- 18″ Crash Ride
- A bonus 14″ Crash
Again, this is another thicker cymbal pack, a common theme you’ll notice among cheap cymbal sets. The durability of the ZBT starter set is great.
This set of cymbals can last you or your young drummer many years. The sound won’t be amazing, but it’s a great set of learning cymbals.
Sabian Cymbal Packs
Sabian knocks it out of the park with Hand Hammered cymbals. There’s something special about the handcrafted touch of them. The sound is so dark and full of life.
I have always loved Sabian’s higher end cymbals, specifically Hand Hammered. These cymbals sound extremely dark, yet very warm. They really wash when you play them.
As with other thin cymbals, durability will be an issue for harder players. I would consider these to be studio cymbals.
Sabian’s XSR line of cymbals fosters to more of a rock and metal sound, in my opinion. They aren’t necessarily bright but are think enough cymbals that can take a beating. Included in this pack are four cymbals:
- 20″ XSR Ride
- 18″ XSR Fast Crash
- 16″ XSR Fast Crash
- 14″ XSR Hi-Hats
It’s a great value for four cymbals (technically five if you count hi-hats as two).
The only grief I have with this cymbal pack is the small cymbals: they just sound so weak. Take a listen in the video below.
Sabian’s XSR line of cymbals can definitely take the hits of a powerful drummer. While these aren’t the most expensive sounding cymbals, they are perfect for an intermediate student or young player.
If you haven’t heard of the B8 line from Sabian, you’re probably living under a rock. Jokes aside, the B8 cymbal pack is the best cymbal pack for an entry-level drummer or percussion student.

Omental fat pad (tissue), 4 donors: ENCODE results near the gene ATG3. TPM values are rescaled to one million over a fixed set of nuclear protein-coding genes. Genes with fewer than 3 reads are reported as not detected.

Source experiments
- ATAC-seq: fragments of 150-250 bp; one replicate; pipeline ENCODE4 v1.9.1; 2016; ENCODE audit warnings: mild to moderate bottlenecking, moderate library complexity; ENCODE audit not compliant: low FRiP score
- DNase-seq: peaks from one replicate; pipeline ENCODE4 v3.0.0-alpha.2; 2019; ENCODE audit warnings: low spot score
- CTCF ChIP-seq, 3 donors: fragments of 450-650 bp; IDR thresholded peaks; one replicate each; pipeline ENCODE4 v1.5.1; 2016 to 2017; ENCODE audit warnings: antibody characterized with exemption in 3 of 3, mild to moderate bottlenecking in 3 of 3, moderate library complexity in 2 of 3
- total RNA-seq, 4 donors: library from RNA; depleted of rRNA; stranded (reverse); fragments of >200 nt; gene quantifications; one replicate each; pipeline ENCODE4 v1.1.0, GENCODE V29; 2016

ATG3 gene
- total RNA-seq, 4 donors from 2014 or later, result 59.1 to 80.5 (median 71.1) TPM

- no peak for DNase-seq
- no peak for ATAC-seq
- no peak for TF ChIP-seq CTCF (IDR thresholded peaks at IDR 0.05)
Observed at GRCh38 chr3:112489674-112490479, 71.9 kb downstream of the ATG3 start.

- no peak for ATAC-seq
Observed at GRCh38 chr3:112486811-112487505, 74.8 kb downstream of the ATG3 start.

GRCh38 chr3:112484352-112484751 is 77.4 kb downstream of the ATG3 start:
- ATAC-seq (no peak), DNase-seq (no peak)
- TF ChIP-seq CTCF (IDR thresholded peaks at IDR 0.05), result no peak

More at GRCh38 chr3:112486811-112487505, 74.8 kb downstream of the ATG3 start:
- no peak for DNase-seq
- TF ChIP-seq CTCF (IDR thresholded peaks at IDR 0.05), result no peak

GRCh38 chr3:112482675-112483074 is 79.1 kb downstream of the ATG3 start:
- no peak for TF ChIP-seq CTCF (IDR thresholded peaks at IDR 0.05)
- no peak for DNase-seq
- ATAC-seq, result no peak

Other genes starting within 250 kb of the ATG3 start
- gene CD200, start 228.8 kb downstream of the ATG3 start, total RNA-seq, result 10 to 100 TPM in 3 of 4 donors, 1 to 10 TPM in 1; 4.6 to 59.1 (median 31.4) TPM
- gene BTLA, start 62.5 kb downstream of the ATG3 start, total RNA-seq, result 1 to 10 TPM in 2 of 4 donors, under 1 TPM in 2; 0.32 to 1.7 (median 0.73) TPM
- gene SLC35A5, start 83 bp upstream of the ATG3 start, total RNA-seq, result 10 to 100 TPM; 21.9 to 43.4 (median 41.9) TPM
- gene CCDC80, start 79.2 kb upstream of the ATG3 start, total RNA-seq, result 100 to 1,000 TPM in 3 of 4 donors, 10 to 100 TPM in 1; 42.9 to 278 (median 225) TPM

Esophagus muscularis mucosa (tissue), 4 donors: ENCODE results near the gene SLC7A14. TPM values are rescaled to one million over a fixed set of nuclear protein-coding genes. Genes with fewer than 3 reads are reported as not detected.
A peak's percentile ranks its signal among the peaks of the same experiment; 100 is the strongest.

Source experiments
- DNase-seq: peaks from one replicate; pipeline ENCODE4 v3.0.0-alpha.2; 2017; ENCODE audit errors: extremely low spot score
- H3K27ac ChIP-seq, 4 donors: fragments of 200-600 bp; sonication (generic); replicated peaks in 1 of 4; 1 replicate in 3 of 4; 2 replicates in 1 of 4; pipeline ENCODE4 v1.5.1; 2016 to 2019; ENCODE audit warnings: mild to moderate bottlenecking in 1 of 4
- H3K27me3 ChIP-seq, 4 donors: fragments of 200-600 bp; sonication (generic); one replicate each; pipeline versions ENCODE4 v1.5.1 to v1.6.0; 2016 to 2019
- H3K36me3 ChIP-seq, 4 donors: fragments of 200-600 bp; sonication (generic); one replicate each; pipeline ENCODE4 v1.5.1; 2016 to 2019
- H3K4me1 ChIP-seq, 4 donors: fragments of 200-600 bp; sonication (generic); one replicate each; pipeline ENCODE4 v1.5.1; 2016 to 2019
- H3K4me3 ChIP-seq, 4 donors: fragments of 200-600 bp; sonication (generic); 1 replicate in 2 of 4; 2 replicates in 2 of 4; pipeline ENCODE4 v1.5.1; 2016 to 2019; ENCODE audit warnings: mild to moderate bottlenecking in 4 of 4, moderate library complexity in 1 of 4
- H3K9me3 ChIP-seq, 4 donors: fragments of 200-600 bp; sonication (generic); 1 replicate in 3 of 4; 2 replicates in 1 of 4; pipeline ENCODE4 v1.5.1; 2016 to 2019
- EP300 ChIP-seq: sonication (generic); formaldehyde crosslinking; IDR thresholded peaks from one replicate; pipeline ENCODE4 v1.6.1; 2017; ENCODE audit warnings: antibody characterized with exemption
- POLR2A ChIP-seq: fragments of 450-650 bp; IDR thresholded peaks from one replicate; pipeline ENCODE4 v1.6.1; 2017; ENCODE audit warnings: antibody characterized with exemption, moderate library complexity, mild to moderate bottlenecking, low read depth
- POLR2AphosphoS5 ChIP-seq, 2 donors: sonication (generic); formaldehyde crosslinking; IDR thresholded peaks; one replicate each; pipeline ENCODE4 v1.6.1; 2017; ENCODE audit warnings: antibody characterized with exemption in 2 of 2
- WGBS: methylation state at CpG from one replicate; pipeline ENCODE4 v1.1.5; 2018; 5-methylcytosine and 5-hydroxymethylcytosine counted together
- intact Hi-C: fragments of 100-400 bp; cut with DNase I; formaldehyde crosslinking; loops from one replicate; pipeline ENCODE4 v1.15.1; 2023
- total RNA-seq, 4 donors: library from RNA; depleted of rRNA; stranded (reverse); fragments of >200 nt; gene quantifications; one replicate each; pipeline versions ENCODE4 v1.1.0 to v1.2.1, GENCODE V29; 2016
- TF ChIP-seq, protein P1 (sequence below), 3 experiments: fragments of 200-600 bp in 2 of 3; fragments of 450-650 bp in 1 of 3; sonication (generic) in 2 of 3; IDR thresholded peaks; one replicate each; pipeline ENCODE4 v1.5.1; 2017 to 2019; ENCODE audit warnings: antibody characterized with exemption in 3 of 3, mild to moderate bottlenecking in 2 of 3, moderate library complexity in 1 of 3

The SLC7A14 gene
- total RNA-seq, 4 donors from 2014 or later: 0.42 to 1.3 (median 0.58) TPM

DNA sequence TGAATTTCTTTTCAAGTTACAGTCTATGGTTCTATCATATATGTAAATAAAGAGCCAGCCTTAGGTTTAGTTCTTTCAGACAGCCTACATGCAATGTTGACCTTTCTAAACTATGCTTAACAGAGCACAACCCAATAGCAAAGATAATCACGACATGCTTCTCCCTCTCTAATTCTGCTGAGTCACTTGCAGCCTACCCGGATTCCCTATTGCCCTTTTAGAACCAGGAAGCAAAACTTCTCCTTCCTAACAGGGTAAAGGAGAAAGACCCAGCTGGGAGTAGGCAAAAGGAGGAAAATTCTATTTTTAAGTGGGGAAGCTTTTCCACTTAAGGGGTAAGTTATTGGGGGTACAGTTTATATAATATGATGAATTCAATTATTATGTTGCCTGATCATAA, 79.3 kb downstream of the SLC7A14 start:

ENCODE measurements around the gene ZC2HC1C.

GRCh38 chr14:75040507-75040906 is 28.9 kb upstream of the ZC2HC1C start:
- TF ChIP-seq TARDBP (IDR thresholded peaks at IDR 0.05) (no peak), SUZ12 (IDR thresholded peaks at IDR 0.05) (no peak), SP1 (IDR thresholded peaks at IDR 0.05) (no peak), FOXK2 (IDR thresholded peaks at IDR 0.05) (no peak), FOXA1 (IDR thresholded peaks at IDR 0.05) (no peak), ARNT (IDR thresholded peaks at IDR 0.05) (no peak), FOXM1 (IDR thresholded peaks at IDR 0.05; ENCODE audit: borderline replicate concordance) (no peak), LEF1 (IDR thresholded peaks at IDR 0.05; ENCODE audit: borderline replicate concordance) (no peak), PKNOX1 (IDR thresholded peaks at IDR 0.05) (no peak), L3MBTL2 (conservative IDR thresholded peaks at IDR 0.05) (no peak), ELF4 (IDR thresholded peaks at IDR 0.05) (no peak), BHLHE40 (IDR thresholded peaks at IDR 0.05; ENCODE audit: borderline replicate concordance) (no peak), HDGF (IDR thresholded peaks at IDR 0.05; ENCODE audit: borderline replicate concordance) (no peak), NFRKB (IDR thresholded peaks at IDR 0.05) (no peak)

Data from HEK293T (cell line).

These cymbals do sound pretty terrible (better than the ZBT line), but for someone learning to play the drums, they do give a nice feel and accurate representation of what more expensive cymbals would be like to play.
Listen to this salesman awkwardly try to pitch these…
Meinl Cymbal Packs
The pack we originally referenced in this article was the Mike Johnston signature set, which appears to no longer be available (edit: it’s available on Sweetwater still).
Benny Greb’s cymbal pack is very similar in tonality and timbre. I love the sound of the Byzance line. There’s a reason the price tag is so high.
These are extremely dry and dark sounding cymbals. I love the sound of the Byzance line. You really can’t go wrong. Even Mat Halpern from Periphery uses this line. For metal! While the cost is high, the sound you get is equally expensive.
The only gripes I have with this cymbal pack is the ride cymbal. It’s so dry that there’s barely any sustain to it. Take a listen in the video below.
These are our favorite! We have picked this our best cymbal pack!
Meinl is quickly gaining my love over the past few years. Every high-end cymbal I hear from them (minus that one ride cymbal) I seem to adore. Meinl’s Classics line is the best cymbal pack for a student interested in jazz and fusion.
Despite such a low cost, these cymbals sound like they should be way more expensive, on par with Sabian’s Hand Hammered line and Zildjian’s A Customs. I was truly blown away by these cymbals.
The HCS line is very much on par with the Sabian B8 line. It’s a very cheap line of cymbals that works great for students and beginner players.
The sound quality you will get from the HCS line isn’t great at all (really any of the lower end cymbals), to be honest. If this is going to be your first line of cymbals, go for it. If you really enjoy playing drums and know you’ll upgrade in the future, save your money.